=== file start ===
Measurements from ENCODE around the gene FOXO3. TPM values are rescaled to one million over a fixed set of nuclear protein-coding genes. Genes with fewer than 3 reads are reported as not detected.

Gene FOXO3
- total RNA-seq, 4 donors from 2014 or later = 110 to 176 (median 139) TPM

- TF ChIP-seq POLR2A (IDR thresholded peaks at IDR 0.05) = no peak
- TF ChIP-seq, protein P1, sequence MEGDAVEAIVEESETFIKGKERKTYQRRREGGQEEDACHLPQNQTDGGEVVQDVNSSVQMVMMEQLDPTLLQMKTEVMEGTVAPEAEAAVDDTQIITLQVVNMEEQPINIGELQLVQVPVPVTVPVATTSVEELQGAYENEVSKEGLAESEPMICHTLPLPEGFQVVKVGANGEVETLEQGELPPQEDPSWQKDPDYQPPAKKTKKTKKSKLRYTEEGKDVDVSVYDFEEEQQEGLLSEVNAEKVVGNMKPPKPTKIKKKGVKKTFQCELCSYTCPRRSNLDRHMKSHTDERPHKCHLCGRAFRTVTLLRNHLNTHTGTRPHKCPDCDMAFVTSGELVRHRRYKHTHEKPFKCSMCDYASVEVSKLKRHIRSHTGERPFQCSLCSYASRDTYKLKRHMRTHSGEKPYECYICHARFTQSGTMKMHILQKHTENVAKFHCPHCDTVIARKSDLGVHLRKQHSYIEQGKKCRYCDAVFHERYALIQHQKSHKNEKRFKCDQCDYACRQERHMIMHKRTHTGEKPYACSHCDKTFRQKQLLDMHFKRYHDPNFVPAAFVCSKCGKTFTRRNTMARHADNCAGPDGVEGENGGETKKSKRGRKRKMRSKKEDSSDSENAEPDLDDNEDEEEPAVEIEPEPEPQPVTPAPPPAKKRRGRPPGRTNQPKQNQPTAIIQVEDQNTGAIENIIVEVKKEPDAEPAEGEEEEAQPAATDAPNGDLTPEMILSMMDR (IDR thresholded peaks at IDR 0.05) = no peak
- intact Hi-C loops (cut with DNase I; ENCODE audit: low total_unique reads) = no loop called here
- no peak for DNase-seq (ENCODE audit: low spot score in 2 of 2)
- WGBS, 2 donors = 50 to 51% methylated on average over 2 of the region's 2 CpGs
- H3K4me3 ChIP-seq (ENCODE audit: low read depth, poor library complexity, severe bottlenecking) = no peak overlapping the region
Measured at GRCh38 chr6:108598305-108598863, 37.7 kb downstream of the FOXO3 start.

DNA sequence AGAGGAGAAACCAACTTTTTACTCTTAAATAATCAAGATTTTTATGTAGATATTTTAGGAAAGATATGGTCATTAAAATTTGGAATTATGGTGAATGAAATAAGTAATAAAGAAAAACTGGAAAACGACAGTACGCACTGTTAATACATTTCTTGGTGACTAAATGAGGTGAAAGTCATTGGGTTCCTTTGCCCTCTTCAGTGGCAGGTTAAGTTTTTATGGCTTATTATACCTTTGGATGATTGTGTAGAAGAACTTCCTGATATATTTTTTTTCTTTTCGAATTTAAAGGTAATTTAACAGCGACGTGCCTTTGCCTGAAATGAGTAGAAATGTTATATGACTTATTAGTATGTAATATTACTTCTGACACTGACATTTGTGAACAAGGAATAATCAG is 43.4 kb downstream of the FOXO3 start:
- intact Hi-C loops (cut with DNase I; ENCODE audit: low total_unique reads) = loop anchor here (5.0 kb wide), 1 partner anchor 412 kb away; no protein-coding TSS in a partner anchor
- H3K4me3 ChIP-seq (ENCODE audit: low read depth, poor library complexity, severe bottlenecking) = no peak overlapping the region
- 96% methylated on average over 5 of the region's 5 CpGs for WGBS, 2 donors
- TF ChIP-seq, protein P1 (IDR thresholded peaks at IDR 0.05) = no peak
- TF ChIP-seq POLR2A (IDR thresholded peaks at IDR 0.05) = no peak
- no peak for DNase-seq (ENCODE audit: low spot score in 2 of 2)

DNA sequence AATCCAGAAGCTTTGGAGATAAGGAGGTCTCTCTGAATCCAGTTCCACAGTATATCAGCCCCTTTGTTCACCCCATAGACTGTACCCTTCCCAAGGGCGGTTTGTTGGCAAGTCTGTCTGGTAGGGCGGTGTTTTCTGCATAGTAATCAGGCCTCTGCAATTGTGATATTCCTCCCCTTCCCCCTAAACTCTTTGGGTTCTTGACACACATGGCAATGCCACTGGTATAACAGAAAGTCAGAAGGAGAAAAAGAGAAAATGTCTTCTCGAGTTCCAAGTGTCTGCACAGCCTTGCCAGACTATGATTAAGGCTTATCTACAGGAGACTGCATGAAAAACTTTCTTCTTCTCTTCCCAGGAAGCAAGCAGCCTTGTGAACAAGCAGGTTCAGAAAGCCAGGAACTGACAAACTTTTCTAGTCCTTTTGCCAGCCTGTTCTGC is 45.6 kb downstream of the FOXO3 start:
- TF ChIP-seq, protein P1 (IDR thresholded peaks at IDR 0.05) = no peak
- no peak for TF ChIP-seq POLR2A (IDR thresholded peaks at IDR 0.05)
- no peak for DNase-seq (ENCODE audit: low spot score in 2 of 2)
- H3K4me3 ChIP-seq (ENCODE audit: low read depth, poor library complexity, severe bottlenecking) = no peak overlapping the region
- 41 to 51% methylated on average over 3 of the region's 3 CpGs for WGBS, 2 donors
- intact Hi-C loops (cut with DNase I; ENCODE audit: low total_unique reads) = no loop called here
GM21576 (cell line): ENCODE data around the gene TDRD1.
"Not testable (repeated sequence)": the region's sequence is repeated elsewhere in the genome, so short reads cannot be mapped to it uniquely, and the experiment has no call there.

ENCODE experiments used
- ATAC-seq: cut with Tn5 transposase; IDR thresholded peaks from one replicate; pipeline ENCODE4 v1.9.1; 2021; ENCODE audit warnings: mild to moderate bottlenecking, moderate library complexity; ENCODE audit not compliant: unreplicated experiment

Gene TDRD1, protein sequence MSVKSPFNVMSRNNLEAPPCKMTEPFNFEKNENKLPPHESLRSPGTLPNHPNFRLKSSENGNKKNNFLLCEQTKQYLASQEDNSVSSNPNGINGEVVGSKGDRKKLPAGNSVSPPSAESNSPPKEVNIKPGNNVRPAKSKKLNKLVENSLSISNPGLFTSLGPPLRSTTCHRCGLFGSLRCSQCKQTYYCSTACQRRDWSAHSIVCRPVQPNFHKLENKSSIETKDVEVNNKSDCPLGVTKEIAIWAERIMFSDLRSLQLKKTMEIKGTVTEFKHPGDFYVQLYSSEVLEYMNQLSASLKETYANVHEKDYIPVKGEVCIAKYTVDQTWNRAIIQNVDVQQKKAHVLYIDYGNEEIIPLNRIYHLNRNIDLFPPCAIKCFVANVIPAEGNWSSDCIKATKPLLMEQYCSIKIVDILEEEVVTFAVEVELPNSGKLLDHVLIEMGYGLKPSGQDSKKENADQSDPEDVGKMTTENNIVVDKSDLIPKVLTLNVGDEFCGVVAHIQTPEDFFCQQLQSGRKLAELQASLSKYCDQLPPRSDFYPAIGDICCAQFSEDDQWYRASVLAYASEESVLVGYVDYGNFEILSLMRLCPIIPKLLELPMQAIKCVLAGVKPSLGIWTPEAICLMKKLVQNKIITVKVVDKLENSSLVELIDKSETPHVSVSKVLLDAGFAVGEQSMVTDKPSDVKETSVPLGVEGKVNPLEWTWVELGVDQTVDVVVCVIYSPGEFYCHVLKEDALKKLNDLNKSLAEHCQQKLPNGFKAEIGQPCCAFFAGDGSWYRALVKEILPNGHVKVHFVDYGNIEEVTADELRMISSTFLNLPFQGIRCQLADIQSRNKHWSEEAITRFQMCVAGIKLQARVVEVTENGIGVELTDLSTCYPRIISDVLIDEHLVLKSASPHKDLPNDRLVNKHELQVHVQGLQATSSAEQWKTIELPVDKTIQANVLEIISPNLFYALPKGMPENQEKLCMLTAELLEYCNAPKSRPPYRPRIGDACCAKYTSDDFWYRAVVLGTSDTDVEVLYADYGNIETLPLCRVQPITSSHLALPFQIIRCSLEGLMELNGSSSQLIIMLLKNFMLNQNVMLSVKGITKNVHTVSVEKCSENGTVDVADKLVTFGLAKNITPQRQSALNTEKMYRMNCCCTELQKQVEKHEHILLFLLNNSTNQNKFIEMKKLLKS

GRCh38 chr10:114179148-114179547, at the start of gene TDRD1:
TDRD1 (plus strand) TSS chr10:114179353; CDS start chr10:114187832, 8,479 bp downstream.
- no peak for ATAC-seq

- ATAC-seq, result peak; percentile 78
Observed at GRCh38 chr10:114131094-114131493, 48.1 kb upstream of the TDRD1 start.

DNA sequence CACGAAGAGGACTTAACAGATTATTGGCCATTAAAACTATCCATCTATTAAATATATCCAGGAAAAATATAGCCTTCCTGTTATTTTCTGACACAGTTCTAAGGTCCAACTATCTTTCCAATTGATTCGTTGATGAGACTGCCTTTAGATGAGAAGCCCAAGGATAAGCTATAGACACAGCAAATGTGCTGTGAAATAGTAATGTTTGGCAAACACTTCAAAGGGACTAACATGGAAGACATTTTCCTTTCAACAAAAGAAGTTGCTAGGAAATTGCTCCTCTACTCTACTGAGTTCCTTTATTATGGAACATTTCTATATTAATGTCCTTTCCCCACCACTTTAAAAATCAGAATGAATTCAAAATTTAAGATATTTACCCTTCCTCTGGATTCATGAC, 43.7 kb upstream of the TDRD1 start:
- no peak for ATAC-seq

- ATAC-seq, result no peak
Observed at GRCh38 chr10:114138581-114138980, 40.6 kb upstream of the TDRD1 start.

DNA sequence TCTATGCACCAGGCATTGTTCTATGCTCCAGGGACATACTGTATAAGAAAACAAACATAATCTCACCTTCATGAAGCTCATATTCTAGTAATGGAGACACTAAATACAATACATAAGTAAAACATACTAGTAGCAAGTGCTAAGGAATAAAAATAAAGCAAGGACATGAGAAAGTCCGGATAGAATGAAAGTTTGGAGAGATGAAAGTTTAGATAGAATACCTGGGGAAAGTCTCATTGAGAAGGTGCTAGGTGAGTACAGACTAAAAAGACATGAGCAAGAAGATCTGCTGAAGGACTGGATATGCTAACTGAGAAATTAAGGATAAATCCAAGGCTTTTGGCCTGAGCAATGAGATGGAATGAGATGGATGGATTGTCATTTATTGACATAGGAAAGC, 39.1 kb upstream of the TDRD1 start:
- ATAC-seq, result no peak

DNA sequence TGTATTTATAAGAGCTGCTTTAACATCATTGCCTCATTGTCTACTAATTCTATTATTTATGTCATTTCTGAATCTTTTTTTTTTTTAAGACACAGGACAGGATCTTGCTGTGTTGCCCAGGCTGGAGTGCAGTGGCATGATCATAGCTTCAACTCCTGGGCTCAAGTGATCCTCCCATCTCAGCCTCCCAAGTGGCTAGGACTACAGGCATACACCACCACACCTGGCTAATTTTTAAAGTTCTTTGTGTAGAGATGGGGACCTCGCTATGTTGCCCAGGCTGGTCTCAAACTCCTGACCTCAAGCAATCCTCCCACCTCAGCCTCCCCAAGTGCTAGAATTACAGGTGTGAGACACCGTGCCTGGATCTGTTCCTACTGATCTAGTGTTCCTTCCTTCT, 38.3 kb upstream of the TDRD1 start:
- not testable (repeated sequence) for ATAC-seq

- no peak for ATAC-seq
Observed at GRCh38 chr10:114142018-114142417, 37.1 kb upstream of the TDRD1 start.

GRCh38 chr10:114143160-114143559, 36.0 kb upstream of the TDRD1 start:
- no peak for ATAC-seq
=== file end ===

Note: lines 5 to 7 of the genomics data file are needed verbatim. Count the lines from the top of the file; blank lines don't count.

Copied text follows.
- TF ChIP-seq, protein P1, sequence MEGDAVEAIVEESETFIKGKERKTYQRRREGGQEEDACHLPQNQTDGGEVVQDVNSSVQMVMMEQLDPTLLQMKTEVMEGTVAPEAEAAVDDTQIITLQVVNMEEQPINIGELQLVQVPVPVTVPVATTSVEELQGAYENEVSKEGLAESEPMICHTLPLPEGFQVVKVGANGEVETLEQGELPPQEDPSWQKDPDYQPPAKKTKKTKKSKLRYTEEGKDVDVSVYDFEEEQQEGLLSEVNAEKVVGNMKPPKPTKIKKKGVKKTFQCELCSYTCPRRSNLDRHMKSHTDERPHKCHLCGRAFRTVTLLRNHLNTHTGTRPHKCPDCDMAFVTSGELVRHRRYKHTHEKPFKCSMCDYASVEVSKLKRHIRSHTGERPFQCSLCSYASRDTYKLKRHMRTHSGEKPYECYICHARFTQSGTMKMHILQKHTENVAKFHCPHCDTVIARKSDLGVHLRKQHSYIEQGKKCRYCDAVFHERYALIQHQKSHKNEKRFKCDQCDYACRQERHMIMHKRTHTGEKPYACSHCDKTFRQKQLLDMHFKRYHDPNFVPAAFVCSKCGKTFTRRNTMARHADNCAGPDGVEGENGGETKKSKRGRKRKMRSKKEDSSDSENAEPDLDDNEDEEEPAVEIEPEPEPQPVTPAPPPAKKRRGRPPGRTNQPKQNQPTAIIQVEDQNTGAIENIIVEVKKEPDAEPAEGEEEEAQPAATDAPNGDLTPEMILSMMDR (IDR thresholded peaks at IDR 0.05) = no peak
- intact Hi-C loops (cut with DNase I; ENCODE audit: low total_unique reads) = no loop called here
- no peak for DNase-seq (ENCODE audit: low spot score in 2 of 2)